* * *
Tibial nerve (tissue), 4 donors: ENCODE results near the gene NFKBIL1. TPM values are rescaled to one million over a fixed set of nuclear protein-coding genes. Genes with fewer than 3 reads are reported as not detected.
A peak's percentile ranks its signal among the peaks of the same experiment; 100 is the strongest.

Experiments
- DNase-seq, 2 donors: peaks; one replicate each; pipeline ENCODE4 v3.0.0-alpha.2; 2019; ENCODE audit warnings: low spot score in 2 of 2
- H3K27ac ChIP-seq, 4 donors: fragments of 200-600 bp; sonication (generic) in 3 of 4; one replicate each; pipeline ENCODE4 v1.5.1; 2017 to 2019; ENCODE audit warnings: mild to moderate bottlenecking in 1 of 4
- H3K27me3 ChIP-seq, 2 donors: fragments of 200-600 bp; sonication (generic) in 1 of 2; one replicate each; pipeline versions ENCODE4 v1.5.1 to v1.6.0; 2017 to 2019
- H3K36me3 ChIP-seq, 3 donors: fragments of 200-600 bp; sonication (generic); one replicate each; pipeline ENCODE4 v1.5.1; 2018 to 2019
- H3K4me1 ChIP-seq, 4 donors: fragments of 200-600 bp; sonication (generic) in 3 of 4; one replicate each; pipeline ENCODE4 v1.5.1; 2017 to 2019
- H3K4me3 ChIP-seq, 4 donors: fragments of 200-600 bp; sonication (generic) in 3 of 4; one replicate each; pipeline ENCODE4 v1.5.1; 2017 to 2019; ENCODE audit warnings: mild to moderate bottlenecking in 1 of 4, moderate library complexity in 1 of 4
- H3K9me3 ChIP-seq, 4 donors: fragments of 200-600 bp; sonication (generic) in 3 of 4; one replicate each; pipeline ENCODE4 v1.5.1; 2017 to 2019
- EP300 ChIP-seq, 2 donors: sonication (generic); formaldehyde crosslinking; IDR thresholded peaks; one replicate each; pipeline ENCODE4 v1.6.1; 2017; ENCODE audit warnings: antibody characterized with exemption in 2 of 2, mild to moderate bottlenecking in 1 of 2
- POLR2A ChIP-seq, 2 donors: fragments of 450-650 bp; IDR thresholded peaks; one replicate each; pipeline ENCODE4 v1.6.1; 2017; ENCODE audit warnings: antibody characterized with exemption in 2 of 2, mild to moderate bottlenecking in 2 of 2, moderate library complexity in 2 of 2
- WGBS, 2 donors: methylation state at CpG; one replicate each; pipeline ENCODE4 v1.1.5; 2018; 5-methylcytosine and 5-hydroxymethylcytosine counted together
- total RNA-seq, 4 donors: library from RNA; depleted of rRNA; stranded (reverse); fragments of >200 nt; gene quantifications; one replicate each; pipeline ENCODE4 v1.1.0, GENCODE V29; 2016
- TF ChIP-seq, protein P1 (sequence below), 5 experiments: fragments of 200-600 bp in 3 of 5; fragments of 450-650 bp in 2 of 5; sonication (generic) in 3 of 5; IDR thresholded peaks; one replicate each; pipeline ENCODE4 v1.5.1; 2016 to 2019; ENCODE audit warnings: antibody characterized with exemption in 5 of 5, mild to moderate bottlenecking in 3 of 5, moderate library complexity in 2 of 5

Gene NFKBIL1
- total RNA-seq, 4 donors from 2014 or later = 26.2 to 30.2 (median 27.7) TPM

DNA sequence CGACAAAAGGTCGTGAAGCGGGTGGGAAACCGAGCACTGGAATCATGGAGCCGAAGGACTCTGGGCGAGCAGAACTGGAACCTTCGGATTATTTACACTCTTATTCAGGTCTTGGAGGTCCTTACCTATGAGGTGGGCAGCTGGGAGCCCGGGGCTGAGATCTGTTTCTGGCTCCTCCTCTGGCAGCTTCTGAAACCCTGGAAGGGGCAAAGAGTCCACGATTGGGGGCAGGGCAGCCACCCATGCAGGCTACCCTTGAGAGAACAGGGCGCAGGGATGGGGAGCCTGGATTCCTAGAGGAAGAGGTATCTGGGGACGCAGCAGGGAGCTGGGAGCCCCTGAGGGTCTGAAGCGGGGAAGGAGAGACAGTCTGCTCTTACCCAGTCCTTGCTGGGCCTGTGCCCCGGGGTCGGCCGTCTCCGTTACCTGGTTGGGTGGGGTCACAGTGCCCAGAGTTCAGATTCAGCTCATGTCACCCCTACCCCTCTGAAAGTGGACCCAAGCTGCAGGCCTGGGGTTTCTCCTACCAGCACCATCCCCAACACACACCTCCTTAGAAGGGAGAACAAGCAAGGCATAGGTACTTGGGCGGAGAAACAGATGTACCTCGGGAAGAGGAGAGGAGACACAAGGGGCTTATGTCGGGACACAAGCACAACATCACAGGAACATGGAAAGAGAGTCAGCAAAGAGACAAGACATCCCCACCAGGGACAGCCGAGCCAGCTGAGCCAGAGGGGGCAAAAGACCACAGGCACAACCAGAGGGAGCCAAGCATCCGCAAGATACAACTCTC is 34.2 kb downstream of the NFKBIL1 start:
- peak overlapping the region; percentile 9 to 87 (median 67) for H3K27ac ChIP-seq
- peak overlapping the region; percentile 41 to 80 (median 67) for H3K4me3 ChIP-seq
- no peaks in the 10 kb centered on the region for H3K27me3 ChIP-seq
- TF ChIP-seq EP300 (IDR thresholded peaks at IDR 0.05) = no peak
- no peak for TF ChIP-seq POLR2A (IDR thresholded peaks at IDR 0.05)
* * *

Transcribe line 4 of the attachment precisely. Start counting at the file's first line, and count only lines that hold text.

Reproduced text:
- DNase-seq, 2 donors: peaks; one replicate each; pipeline ENCODE4 v3.0.0-alpha.2; 2019; ENCODE audit warnings: low spot score in 2 of 2